Tenn. GOP lawmakers block questions on cuts to HIV funding
Feb 1, 2023, 3:59 PM | Updated: 4:21 pm
NASHVILLE, Tenn. (AP) — Republican lawmakers in Tennessee on Wednesday continued to block Democratic lawmakers from questioning the newly appointed health czar’s contentious decision to forgo nearly $9 million in federal funding designed to prevent and treat HIV.
Earlier this month, news broke that Tennessee would walk away from the funding at the end of May after state officials initially attempted to oust Planned Parenthood from the program in November amid Republican furor over the group’s long promotion of abortion access and transgender health care. Abortion is currently banned in Tennessee while Republicans are pushing to prohibit gender-affirming care to minors.
The move shocked health advocates, who argue Republican Gov. Bill Lee’s administration chose the “nuclear option” in order to avoid having to work with Planned Parenthood and other organizations that support abortion and transgender rights. They specifically point to Shelby County, which encompasses Memphis, as having one of the highest rates of HIV infections in the United States, according to the Centers for Disease Control and Prevention.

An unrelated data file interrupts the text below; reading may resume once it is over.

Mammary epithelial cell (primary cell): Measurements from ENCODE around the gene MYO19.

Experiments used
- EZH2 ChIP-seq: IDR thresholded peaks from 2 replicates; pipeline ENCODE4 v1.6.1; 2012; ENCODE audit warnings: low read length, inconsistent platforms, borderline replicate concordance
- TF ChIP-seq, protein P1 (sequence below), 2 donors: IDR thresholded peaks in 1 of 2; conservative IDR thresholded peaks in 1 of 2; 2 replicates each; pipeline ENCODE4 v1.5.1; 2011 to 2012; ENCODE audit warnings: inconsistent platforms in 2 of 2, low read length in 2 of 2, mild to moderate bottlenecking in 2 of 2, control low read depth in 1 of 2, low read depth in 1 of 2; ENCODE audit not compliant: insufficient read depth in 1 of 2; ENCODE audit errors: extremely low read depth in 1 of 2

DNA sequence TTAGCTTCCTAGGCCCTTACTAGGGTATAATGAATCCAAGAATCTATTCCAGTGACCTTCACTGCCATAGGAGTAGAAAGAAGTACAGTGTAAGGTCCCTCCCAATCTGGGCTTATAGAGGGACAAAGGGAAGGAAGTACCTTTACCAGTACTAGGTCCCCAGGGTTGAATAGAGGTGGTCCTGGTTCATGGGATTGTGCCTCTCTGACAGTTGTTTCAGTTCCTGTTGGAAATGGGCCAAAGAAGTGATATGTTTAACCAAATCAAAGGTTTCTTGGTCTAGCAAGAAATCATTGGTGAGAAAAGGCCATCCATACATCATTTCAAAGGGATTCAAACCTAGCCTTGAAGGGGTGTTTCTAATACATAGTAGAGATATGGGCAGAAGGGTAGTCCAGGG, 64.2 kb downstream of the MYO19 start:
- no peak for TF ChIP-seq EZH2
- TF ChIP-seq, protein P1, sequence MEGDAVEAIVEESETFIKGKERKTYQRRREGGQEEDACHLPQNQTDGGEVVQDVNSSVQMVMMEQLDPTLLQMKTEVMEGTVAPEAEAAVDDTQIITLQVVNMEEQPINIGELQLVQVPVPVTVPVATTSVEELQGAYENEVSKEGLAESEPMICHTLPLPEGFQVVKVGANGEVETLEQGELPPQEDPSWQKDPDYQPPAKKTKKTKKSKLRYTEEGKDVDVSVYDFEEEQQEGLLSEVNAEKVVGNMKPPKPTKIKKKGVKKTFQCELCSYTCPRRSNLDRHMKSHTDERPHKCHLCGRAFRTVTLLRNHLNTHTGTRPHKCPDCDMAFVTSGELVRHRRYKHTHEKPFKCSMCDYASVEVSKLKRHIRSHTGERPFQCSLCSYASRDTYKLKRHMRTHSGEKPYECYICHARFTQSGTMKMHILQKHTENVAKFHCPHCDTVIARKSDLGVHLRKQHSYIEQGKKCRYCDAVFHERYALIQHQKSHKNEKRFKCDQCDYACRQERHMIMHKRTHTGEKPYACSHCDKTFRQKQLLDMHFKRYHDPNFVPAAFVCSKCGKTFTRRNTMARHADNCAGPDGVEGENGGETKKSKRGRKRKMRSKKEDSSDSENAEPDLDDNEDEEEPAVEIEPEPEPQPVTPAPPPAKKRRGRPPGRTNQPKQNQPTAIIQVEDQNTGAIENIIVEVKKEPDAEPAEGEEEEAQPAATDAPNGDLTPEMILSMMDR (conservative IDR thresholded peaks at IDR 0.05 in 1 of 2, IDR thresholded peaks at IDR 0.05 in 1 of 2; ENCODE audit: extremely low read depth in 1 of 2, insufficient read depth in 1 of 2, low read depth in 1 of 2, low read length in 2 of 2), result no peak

Health Commissioner Ralph Alvarado has not answered many questions surrounding the decision, including why the state initially attempted to oust Planned Parenthood from the program.
Alvarado was appointed by Lee last fall, but didn’t take over the position until Jan. 16, just two days before the department announced it would cut off the HIV federal funding.
The commissioner was invited to speak Wednesday in front of the House Health Committee on Wednesday to introduce himself. Yet when Democratic Rep. John Ray Clemmons asked about the HIV funding decision, he was gaveled down by Republican Rep. Bryan Terry.
Terry reprimanded Clemmons that he had promised Alvarado that the meeting would only involve introductions.
“Don’t make me out to be a liar,” he said.
“Welcome to Tennessee,” Clemmons later said.
A similar interaction took place last week when Alvarado was asked to introduce himself in front of the Senate Health Committee. When Democratic members asked Alvarado about his decision involving the HIV funds, the Republican chairman of the panel quickly interrupted and said those questions would be addressed in March when the department presents its budget proposal for the upcoming fiscal year.
At both meetings, Alvarado read from a statement that his department has also distributed maintaining that “prior administrations” had decided to accept the federal funding for HIV surveillance. In a letter sent to providers, the state announced that it’s since determined “it is in the best interest of Tennesseans for the State to assume direct financial and managerial responsibility for these services.”
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